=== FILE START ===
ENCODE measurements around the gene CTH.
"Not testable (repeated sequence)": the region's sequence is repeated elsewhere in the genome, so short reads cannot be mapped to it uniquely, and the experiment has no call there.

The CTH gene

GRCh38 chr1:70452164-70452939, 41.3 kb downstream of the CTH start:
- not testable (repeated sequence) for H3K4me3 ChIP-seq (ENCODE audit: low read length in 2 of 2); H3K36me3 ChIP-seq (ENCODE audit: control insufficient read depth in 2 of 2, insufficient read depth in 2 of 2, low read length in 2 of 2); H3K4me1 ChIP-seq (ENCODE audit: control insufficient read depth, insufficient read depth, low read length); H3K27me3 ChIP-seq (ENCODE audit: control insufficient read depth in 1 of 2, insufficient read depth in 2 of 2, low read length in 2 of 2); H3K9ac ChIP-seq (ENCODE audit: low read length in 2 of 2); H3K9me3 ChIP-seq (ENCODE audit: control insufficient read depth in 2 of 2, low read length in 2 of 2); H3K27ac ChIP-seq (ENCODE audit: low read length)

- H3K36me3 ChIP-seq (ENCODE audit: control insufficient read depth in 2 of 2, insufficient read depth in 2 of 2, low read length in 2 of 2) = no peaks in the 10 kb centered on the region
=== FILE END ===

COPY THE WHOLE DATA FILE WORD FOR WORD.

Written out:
ENCODE measurements around the gene CTH.
"Not testable (repeated sequence)": the region's sequence is repeated elsewhere in the genome, so short reads cannot be mapped to it uniquely, and the experiment has no call there.

The CTH gene

GRCh38 chr1:70452164-70452939, 41.3 kb downstream of the CTH start:
- not testable (repeated sequence) for H3K4me3 ChIP-seq (ENCODE audit: low read length in 2 of 2); H3K36me3 ChIP-seq (ENCODE audit: control insufficient read depth in 2 of 2, insufficient read depth in 2 of 2, low read length in 2 of 2); H3K4me1 ChIP-seq (ENCODE audit: control insufficient read depth, insufficient read depth, low read length); H3K27me3 ChIP-seq (ENCODE audit: control insufficient read depth in 1 of 2, insufficient read depth in 2 of 2, low read length in 2 of 2); H3K9ac ChIP-seq (ENCODE audit: low read length in 2 of 2); H3K9me3 ChIP-seq (ENCODE audit: control insufficient read depth in 2 of 2, low read length in 2 of 2); H3K27ac ChIP-seq (ENCODE audit: low read length)

- H3K36me3 ChIP-seq (ENCODE audit: control insufficient read depth in 2 of 2, insufficient read depth in 2 of 2, low read length in 2 of 2) = no peaks in the 10 kb centered on the region